Loading ...
Sorry, an error occurred while loading the content.

Re: [Zion_National_Park_Hiking] Re: Survival tales? - Can you top these 10?

Expand Messages
  • Shane B.
    If you like survival stories than this is your website: http://www.storiesofadventure.com Shane
    Message 1 of 96 , Nov 1, 2004
    • 0 Attachment
      If you like survival stories than this is your website:
      http://www.storiesofadventure.com

      Shane
    • luciantia
      These kinds of things are why I am still afraid to go past the normal paved trails in zion. he he
      Message 96 of 96 , Nov 3, 2004
      • 0 Attachment
        These kinds of things are why I am still afraid to go past the normal paved trails in zion.
        he he

        --- In Zion_National_Park_Hiking@yahoogroups.com, "Gary" <g121562003@y...> wrote:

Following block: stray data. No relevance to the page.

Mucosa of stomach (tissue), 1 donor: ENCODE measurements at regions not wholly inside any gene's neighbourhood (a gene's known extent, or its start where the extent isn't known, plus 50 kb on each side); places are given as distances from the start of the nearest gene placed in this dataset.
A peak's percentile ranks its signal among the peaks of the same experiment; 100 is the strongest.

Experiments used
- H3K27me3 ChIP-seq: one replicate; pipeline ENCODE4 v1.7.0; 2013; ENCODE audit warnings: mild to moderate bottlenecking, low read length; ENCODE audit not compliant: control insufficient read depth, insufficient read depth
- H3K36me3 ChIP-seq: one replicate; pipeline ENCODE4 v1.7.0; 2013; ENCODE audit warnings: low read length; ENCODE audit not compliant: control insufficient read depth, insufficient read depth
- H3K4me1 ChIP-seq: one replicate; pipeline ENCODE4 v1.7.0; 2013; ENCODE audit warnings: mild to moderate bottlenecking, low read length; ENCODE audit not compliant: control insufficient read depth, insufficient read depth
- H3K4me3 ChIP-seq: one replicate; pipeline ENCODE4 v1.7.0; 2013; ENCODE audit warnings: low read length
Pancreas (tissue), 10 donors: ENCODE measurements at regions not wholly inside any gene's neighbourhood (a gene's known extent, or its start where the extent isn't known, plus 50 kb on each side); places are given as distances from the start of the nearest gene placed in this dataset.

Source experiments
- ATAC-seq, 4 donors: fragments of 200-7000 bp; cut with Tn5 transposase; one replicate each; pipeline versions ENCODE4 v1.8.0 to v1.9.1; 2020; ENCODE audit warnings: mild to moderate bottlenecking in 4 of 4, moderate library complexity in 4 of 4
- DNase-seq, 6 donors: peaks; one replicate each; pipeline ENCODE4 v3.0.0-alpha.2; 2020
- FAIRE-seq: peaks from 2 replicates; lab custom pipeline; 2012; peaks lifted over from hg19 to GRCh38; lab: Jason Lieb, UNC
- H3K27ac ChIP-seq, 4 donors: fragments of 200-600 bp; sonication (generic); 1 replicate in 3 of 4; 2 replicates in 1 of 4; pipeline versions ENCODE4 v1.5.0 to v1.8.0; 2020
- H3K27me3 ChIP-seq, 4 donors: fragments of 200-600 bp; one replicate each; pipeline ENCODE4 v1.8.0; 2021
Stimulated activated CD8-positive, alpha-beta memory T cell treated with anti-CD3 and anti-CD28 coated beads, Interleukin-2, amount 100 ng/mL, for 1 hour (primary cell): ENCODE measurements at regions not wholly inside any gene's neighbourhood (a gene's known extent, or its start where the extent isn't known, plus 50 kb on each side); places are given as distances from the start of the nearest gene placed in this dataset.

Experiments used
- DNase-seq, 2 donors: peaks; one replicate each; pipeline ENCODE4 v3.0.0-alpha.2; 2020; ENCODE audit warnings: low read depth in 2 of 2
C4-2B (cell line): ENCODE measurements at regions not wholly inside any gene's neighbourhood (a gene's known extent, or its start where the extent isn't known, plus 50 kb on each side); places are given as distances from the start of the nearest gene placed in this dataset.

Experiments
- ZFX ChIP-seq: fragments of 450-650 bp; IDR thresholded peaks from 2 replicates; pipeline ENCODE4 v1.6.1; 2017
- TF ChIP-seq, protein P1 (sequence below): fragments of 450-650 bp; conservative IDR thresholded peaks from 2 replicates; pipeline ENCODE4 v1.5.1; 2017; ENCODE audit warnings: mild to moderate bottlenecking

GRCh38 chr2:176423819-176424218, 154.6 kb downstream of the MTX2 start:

>
        > I once had to go two days without food while on a simple hike to
        > Glacier Point while in Yosemite the winter of 1979/80.
        > I used to spend the winters there when I was in my early twenties.
        > This winter of 79/80 I had been in Yosemite since late december and
        > in january met two guys from England who were looking to see Yosemite
        > valley from above on the rim somewhere. Being I knew the area, I told
        > them we could go up to Glacier point and see the valley from there.
        > The weather had been clear and we got our permits to go up to Badger
        > Pass ski area where we would start our hike.
        > We could have gone up the Four Mile trail but it was very icy as I
        > had been up it a week before and thought it would be too difficult to
        > hike up.
        > So I opted to go on the skiers bus up to Badger Pass and hike up the
        > road the nine miles to Glacier point. The weather forecast called for